Dissertation/Thesis Abstract

Empirically keying personality measures to mitigate faking effects and improve validity: A Monte Carlo investigation
by Tawney, Mark Ward, Ph.D., Illinois Institute of Technology, 2012, 163; 3570095
Abstract (Summary)

Personality-type measures should be viable tools to use for selection. They have incremental validity over cognitive measures and they add this incremental validity while decreasing adverse impact (Hough, 1998; Ones, Viswesvaran & Schmidt, 1993; Ones & Viswesvaran, 1998a). However, personality measures are susceptible to faking; individual's instructed to fake on personality measures are able to increase their scores (Barrick & Mount, 1996; Ellingson, Sackett & Hough, 1999; Hough, Eaton, Dunnette, Kamp, & McCloy, 1990). Further, personality measures often reveal less than optimal validity estimates as research continually finds meta-analytic coefficients near .2 (e.g., Morgeson, Campion, Dipboye, Hollenbeck, Murphy, & Schmitt, 2007). Some researchers have suggested that these two problems are linked as faking on personality measure may reduce their ability to predict job performance (e.g., Tett & Christansen, 2007). Empirically keyed instruments traditionally enhance prediction and have been found to mitigate the effects of faking (Kluger, Reilly & Russell, 1991; Scott & Sinar, 2011). Recently suggested as a means to key to personality measures (e.g., Tawney & Mead, In Prep), this dissertation further investigates empirical keying methods as a means to both mitigate faking effects and as a means to increase validity of personality-type measures. A Monte Carlo methodology is used due to the difficulties in obtaining accurate measures of faking. As such, this dissertation investigates faking issues under controlled and known parameters, allowing for more robust conclusions as compared to prior faking research.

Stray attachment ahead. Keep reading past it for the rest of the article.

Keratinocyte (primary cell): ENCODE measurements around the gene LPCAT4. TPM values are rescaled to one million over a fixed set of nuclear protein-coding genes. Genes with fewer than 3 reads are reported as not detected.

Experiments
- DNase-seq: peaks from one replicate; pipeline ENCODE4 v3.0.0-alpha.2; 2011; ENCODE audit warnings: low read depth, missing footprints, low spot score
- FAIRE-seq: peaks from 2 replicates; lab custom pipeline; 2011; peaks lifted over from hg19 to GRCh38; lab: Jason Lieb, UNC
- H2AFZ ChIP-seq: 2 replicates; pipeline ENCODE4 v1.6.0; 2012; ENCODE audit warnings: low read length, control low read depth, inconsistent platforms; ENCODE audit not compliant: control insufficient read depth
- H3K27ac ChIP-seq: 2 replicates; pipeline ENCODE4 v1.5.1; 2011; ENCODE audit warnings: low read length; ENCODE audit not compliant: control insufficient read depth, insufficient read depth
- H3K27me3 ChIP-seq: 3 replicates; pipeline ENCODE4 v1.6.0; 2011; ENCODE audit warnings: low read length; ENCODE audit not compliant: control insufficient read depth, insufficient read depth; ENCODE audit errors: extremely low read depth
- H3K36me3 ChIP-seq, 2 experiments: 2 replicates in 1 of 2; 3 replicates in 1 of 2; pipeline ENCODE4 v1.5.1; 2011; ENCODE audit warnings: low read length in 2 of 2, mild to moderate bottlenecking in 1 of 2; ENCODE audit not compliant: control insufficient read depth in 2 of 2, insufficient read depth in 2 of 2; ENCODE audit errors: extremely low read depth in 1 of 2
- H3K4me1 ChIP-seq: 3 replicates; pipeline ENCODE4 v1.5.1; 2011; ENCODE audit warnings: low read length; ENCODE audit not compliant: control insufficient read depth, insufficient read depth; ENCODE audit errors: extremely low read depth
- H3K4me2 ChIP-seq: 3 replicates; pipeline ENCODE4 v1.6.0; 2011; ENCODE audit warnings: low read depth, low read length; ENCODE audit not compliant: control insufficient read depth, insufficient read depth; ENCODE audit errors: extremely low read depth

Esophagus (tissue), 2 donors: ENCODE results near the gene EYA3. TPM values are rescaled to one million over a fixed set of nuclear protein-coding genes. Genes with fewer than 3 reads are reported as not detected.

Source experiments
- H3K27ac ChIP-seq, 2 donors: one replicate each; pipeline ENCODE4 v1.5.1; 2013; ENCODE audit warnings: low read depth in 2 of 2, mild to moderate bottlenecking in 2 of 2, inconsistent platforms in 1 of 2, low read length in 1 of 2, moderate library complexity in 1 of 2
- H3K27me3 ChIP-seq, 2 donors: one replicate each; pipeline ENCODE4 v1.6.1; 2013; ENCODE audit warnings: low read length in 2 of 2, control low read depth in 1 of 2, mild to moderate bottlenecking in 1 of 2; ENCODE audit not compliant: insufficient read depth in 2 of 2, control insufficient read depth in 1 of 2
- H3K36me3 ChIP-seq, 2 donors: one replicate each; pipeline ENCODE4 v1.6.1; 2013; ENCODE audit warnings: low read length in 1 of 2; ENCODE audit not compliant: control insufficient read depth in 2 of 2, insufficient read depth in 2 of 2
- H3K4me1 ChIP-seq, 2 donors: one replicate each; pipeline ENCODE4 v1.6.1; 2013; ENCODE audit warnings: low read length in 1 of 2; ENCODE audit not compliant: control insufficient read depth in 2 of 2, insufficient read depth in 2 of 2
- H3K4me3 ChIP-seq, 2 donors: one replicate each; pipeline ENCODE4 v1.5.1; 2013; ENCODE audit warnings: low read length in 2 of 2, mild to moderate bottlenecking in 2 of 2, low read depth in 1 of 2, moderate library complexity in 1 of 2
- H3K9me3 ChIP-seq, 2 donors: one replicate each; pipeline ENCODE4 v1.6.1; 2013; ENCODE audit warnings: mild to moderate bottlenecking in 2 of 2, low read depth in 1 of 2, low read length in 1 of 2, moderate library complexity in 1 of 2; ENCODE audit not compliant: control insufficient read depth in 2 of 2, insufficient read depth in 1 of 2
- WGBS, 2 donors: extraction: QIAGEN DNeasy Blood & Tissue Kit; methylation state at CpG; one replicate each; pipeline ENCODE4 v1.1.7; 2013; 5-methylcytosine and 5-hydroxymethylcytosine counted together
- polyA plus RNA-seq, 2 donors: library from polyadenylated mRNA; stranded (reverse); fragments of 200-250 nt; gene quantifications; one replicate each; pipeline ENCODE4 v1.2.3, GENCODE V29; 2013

Indexing (document details)
Advisor: Mead, Alan
School: Illinois Institute of Technology
Department: Industrial/Organizational Psychology
School Location: United States -- Illinois
Source: DAI-B 74/09(E), Dissertation Abstracts International
Subjects: Occupational psychology, Personality psychology, Quantitative psychology
Keywords: Empirical keying, Employee selection, Keying personality, Mitigate faking effects, Validity
Publication Number: 3570095
ISBN: 978-1-303-10040-6
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